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Guest lecture: "Roles of Buddhism in History of Relations among Ancient East Asian Countries: with a focus on Ennin and Sillan"

Nov 21, 2019 04:00 pm to 06:00 pm
Organiser: Professorship of Cultural Economic History

Speaker: Ryosuke Kakinuma (Waseda University High School)


Ennin (円仁), an eminent Japanese monk, went to Tang China (唐) with Japanese envoys to the Tang dynasty (遣唐使) in 838. He stayed in China for nine years and studied Buddhism. His diary during the journey is known as “The Record of a Pilgrimage to China in Search of the Law” (入唐求法巡礼行記) and it is a very important source to understand the society or transport system of Tang. With this work, you can search Ennin’s activities in China and gain insights into actual relations among East Asian countries. Ennin’s journey was extremely difficult because he could not get permission to stay in China. He was able to travel across China thanks to Sillans residing in the Tang Empire (在唐新羅人). There existed villages of people of Unified Silla (統一新羅) in coastal areas of the Shandong Peninsula (山東半島) and Jiangsu Province (江蘇省). Sillans residing in Tang were engaged in trade in the East China Sea and they developed a network among each other. It was by using this network that Ennin was able to make a pilgrimage.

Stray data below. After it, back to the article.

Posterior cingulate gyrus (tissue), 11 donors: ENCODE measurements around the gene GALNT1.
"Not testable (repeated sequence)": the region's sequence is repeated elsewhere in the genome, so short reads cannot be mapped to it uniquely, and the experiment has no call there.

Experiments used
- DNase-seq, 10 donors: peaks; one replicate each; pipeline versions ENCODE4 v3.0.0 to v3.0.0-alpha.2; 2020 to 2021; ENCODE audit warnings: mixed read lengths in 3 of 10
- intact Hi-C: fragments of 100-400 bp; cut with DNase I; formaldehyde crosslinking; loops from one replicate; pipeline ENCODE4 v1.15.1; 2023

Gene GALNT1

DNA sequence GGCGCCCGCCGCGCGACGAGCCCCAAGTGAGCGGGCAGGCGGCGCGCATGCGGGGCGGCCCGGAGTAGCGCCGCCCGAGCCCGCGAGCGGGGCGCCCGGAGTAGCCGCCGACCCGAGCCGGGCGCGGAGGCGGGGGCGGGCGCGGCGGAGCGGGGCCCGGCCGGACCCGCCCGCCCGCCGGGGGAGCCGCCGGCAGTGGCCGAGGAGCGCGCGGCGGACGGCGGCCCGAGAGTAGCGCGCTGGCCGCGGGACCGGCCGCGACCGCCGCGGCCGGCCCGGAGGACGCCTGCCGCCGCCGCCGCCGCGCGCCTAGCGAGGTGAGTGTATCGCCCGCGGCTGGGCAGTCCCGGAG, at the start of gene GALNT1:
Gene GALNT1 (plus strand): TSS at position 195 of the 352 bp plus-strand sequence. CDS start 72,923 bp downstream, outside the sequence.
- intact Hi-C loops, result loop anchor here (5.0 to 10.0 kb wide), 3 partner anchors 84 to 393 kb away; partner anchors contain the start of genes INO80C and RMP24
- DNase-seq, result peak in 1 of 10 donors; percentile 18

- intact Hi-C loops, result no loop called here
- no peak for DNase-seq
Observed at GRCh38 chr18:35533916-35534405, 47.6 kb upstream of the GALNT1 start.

How did Sillans in China have connections with Ennin and why did they help him? This matter can be verified through a consideration on Buddhists’ interactions across Japan, Silla and China. In addition, geographical conditions of villages of Sillans should be taken into account. The speaker conducted fieldwork in some village sites of Sillans residing in Tang such as Chishan (赤山) and Lianyungang (連雲港) in order to explain how the network of Sillans had an impact on Ennin’s journey. In this presentation, showing the results of the fieldwork, roles of Buddhism in relations to ancient East Asian countries will be revealed.




Guest Lecture poster

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